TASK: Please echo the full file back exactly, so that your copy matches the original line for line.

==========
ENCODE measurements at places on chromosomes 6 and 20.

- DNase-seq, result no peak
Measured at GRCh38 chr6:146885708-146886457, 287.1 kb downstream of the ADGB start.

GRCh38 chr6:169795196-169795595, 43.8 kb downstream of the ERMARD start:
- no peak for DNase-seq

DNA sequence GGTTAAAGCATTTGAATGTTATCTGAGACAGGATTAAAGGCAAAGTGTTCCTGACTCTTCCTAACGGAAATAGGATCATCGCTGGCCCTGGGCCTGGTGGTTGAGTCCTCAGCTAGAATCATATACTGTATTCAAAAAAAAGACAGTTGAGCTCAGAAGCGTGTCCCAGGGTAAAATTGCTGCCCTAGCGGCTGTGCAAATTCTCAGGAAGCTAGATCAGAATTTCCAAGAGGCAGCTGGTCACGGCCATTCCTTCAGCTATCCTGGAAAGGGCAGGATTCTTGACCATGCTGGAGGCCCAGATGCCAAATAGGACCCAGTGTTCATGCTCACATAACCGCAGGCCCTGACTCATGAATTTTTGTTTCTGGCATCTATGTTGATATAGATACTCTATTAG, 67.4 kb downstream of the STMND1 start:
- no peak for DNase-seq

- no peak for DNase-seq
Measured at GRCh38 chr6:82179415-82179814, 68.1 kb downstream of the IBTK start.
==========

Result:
ENCODE measurements at places on chromosomes 6 and 20.

- DNase-seq, result no peak
Measured at GRCh38 chr6:146885708-146886457, 287.1 kb downstream of the ADGB start.

GRCh38 chr6:169795196-169795595, 43.8 kb downstream of the ERMARD start:
- no peak for DNase-seq

DNA sequence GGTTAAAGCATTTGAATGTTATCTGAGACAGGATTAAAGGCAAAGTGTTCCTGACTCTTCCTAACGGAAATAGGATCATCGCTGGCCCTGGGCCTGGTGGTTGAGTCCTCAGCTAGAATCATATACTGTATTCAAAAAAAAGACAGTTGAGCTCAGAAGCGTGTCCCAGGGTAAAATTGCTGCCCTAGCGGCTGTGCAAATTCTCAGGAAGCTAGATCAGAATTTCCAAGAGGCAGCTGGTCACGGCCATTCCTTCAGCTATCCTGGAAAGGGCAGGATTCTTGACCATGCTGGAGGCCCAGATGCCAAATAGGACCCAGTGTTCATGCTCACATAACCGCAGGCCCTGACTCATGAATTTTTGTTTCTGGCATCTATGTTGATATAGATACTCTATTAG, 67.4 kb downstream of the STMND1 start:
- no peak for DNase-seq

- no peak for DNase-seq
Measured at GRCh38 chr6:82179415-82179814, 68.1 kb downstream of the IBTK start.